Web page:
The real agreement between the presidents envisages long cooperation in several stages, when Trump first helps Putin to eliminate in Russia a liberal clan around the Clintons and global forces of the ‘dark aristocracy’ promoting the ‘dark world-wide project,’ and then Russia, the United States and China form a Triple Alliance on the management of the world, where new spheres of influence will be defined. And Putin will have the opportunity to support Trump’s efforts along the way. Of course, this is a long-term strategy, the true meaning of which will not be advertised and will be covered by the usual rhetoric of confrontation and rivalry to calm the forces that Trump and Putin have not yet been defeated. Among the experts, Yuri Baranchik and Mikhail Khazin have most deeply ‘dug’ this issue.

The articles did not get much traction on social media, but were shared on several content aggregators and blogging platforms that are popular on Russian web.

Issue Narratives

The issues to be discussed during the summit have been a matter for speculation, as the statement by the White House did not share any details. It read:

President Donald J. Trump and President Vladimir Putin of the Russian Federation will meet on July 16, 2018, in Helsinki, Finland. The two leaders will discuss relations between the United States and Russia and a range of national security issues.

A day later, Putin’s spokesperson Dmitry Peskov shared the Kremlin’s position with Sputnik, without naming any details to be discussed. His quote on Sputnik read:

There is no special plan. The meeting in Helsinki is currently being prepared. This is a serious preparation, you know. Many people are waiting for this meeting.

Later, on June 30, Trump told reporters:

We’re going to talk about Ukraine, we’re going to be talking about Syria. We’ll be talking about elections … we don’t want anybody tampering with elections.

While the details of what will be discussed were limited, RT and Sputnik were clear over what would not be discussed or negotiated. For example, concerning Russia’s annexation of Crimea from Ukraine, RT channelled a very clear Kremlin position. The quote by Peskov read:

The Russian president has repeatedly stated and explained to his interlocutors that there cannot be and never will be an issue on the agenda of Crimea, as Crimea is an integral part of Russia.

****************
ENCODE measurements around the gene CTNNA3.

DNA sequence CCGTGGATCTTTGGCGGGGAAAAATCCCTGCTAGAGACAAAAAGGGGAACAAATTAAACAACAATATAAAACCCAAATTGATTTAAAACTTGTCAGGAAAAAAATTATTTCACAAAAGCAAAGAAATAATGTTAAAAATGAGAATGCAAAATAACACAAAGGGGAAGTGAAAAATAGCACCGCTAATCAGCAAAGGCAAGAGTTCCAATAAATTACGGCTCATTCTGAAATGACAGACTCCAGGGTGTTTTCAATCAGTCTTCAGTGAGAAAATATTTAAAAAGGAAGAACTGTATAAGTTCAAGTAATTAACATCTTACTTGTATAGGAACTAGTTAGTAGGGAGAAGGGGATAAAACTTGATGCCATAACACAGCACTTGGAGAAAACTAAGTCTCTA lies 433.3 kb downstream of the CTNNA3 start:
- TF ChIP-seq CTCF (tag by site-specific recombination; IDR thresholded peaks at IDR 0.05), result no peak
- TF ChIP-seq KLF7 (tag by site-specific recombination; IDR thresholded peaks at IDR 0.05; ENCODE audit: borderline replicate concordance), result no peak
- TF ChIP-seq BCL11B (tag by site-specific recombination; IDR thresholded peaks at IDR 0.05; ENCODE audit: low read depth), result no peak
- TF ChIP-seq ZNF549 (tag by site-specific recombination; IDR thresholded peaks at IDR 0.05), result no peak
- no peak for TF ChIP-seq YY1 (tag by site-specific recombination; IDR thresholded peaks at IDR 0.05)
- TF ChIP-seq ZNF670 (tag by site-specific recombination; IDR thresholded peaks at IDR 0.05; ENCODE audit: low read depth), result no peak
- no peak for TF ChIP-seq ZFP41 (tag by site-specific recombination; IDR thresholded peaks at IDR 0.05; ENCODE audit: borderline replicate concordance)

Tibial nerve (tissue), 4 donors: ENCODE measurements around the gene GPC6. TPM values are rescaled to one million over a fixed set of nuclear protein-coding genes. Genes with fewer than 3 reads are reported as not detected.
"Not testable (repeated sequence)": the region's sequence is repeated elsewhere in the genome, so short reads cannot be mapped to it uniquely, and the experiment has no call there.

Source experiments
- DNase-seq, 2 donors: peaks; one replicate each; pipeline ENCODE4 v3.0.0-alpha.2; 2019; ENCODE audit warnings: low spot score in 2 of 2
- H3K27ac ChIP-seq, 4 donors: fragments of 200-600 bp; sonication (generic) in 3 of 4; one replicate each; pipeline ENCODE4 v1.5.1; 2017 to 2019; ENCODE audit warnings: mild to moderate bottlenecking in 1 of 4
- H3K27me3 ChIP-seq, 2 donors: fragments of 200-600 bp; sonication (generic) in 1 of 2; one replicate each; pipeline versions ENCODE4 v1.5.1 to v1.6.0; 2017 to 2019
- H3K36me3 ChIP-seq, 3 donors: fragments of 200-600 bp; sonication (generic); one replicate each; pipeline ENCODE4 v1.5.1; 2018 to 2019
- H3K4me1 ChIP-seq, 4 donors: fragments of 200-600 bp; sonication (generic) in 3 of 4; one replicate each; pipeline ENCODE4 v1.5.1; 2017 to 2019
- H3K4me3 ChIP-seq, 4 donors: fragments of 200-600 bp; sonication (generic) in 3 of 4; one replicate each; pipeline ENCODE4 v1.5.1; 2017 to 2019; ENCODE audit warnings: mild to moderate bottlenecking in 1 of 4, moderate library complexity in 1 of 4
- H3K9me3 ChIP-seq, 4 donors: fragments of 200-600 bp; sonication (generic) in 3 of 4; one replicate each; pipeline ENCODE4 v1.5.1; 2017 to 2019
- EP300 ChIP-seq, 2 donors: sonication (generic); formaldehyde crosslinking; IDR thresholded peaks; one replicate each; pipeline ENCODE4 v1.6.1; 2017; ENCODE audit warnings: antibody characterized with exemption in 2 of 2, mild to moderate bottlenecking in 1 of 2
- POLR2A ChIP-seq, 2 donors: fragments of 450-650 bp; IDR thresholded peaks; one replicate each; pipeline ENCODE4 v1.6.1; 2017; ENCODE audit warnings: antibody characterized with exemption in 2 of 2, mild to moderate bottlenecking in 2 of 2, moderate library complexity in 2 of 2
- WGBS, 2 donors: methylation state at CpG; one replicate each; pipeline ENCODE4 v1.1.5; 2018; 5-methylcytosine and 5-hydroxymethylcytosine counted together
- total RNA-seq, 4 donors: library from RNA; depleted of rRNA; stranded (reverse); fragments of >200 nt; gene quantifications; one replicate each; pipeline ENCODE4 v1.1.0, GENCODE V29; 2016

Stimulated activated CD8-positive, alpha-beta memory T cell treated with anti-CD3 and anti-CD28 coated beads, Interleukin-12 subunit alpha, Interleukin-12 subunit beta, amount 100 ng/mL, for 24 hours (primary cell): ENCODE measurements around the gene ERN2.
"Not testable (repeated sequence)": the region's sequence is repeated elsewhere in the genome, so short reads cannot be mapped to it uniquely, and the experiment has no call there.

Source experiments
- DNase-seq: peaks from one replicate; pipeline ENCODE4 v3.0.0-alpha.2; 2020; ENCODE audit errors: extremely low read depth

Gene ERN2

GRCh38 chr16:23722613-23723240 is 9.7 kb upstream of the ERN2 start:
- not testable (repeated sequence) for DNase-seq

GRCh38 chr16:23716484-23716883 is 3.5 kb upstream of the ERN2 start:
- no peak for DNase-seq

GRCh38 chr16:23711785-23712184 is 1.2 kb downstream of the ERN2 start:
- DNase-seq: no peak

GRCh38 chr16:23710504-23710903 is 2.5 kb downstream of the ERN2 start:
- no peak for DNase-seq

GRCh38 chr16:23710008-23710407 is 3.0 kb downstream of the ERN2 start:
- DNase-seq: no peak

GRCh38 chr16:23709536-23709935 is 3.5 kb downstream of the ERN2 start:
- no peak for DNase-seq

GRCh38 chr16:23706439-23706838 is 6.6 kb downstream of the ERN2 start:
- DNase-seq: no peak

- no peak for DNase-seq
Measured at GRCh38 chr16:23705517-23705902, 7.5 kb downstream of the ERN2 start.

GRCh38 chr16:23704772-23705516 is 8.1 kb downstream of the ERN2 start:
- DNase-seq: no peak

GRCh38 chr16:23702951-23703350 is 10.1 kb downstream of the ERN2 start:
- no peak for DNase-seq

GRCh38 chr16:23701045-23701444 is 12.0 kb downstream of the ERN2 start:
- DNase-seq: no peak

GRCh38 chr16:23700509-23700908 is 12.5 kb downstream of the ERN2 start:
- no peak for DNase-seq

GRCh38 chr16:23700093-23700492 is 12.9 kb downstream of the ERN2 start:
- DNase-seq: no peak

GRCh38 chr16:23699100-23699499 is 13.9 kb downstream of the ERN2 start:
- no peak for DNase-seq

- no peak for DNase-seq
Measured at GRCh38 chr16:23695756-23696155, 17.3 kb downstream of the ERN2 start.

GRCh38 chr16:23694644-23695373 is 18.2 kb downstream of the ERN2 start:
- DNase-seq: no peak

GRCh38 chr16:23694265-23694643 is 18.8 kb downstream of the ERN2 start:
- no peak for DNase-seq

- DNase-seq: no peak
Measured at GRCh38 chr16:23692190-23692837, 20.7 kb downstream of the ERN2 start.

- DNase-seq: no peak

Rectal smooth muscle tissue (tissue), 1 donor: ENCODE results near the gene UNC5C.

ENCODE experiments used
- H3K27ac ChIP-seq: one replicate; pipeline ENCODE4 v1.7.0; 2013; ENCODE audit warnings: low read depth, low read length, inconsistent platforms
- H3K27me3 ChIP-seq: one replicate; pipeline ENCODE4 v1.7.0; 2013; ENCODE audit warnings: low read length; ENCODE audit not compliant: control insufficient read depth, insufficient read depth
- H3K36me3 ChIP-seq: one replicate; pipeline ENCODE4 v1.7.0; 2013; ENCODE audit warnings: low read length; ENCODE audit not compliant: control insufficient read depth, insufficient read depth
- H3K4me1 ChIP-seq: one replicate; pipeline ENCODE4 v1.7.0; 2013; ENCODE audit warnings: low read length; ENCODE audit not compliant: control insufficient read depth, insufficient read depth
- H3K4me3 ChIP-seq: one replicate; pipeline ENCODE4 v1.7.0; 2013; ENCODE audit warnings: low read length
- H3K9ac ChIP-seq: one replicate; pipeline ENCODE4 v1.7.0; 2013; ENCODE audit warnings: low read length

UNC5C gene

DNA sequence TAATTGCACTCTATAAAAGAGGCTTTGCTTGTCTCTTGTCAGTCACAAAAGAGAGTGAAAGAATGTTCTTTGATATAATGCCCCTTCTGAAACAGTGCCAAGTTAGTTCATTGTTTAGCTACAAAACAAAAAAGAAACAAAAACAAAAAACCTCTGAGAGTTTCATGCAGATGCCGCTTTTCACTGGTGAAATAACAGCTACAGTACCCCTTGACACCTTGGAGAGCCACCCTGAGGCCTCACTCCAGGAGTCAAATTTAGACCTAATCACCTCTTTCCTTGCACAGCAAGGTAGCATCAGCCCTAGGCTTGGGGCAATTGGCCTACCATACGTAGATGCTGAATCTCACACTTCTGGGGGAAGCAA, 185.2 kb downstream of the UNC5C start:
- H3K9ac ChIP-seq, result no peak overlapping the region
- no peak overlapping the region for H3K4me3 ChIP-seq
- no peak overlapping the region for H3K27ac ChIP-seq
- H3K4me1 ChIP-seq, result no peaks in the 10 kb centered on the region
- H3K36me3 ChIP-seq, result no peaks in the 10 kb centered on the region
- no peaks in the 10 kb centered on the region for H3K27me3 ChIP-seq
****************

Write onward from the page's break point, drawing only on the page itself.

Concerning the alleged Russian meddling in the United States elections, Kremlin-backed media were similarly firm. Both RT and Sputnik reported on July 1 that Putin reassured United States National Security Adviser John Bolton that Russia did not meddle in U.S. presidential elections.

Left (Source: RT.com); right (Source: Sputnik)

One more tantalizing glimpse was given, as Sputnik published at least three stories suggesting that a United States pullout from Syria may be on the agenda. This would be a geopolitical victory for Putin, but would allow Trump to present himself to his domestic supporters as withdrawing the United States from costly foreign entanglements.

Left (Source: Sputnik); middle (Source: Sputnik); right (Source: Sputnik)

Further details have not been forthcoming; however, editorial coverage from state-owned outlets remains a solid indicator of Russia’s core interests.

Conclusion

Kremlin-backed media were positive about having the Helsinki Summit, while dismissing actors who were worried about it. The actors named were the “U.S. establishment”, “UK establishment”, Germany, and NATO. Some reports targeted at Russian domestic audiences suggested that Trump and Putin are allies against a “dark world-wide project”. 
 
Despite the lack of public agenda of the meeting, the Kremlin media channeled the Russian government’s positions about Crimea in Ukraine, Syria, and meddling in U.S. presidential elections. The hint of a discussion on a possible United States. withdrawal on Syria remains elusive, but would signal a major policy shift from America.


Nika Aleksejeva is a Digital Forensic Research Associate at the Atlantic Council’s Digital Forensic Research Lab (@DFRLab).